Evidence discussed at closed meeting

MAYVILLE – It has been determined that information brought forward by District Attorney David Foley on Tuesday will be allowed to be used in the second-degree murder trial for Anthony R. Taglianetti II.

In a closed hearing lasting more than two hours Wednesday, Judge John T. Ward heard from Foley and Public Defender Ned Barone regarding information brought forward prior to the commencement of jury selection earlier this week.

“Both sides, the defense and the prosecution, requested that it be closed,” Foley said. “It had to do with the sensitive nature of the evidence that the people were seeking to admit.”

Foley and Barone declined to comment on the nature of the information. According to Foley, the information will be allowed to be used in trial.

Barone said he is ready to go into jury selection Thursday.

“We’ve been prepared for some time,” Barone said. “We deal with whatever we’re dealt with. It’s never easy. Unfortunately, that’s the way the system is. With every punch you get, you get up and you keep going, and you come back the next day. Whether it’s good or bad, you continue to go on.”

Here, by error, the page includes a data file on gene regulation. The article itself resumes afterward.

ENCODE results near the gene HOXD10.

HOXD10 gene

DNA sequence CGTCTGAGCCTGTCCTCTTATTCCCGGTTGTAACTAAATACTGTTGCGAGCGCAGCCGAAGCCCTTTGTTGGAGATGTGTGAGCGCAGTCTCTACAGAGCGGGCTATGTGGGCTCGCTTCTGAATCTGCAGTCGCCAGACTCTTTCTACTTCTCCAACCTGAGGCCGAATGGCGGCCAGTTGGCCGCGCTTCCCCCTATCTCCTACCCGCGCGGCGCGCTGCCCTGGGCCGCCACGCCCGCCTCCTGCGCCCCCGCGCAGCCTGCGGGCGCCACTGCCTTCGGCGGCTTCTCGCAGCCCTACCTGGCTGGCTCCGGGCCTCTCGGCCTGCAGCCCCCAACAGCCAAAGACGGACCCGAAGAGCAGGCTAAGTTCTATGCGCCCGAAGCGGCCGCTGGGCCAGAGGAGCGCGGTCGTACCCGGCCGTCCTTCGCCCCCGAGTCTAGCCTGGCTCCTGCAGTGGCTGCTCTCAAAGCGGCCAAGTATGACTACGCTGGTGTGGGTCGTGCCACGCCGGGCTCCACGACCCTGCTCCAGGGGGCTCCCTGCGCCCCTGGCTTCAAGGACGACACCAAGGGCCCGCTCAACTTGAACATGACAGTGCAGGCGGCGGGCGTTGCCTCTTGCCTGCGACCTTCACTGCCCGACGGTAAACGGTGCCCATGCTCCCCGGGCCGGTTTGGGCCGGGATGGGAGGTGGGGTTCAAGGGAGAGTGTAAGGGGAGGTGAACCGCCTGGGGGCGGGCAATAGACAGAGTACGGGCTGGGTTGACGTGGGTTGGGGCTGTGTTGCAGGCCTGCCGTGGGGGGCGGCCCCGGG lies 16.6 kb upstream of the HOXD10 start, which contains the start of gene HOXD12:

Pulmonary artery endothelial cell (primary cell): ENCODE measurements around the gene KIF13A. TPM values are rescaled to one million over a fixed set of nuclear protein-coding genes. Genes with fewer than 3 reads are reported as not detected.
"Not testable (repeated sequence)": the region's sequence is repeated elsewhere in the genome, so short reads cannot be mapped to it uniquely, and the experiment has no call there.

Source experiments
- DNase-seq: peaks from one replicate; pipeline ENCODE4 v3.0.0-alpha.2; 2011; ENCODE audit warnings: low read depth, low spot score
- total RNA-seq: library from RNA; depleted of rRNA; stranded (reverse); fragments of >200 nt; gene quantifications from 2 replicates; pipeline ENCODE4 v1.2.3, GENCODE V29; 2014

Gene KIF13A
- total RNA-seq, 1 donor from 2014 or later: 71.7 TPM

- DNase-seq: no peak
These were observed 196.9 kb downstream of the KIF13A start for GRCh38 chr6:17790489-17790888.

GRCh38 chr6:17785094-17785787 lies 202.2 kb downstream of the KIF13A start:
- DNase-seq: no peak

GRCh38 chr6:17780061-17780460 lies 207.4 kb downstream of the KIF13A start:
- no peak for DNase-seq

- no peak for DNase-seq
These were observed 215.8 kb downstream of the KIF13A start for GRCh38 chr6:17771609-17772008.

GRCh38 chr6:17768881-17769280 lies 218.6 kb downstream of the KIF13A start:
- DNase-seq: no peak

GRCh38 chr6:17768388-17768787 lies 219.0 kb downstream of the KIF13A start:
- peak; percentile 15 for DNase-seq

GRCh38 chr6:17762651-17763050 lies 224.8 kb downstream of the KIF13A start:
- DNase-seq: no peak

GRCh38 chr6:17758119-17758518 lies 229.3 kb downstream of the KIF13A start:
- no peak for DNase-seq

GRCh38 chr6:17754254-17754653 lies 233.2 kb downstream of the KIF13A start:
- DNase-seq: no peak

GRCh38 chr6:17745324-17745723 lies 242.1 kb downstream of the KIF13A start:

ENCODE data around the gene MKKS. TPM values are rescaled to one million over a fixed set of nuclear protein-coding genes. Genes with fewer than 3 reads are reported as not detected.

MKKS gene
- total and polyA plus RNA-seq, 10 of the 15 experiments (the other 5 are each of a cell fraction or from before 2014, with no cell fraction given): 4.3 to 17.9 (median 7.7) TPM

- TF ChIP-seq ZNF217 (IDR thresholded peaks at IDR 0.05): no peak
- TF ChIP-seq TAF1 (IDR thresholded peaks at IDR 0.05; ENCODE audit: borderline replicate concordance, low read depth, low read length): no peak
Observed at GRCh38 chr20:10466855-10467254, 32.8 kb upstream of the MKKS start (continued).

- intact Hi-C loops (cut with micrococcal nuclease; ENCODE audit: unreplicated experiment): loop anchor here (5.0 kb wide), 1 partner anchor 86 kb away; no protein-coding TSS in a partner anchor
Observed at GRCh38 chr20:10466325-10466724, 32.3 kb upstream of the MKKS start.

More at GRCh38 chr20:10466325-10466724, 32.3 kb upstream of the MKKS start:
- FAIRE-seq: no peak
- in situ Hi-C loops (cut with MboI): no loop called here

Taglianetti, a former Dale City, Va., resident is charged with driving to New York and shooting Keith Reed Jr., Clymer Central School superintendent, over an alleged affair between Reed and Taglianetti’s wife.

Police named Taglianetti a suspect in the Sept. 21, 2012, homicide of Reed. He was taken into custody days later in Virginia, and in December was extradited to Chautauqua County. On Dec. 19, 2012, Taglianetti pleaded innocent to a second-degree murder charge. Taglianetti appeared in court in July for pre-trial hearings on evidence and identification.

According to Kathleen Krauza, chief clerk of Chautauqua County Supreme and County Courts, roughly 700 jurors received summons in relation to the Taglianetti case. Twelve will be selected to sit on the jury. It is unclear how many will be selected as alternates.

Foley declined to comment on the possibility of a change of venue for the case. However, Barone indicated it could be a possibility after seeing what occurs during jury selection.

“I think you can begin to get a sense of what kind of influence the publicity of this matter may have had on potential jurors after the first day,” Barone said. “After you talk to three or four jurors, you might have some reflection on how all of them are thinking.”

Jury selection is scheduled to resume today. Opening statements on the case are set for Oct. 3.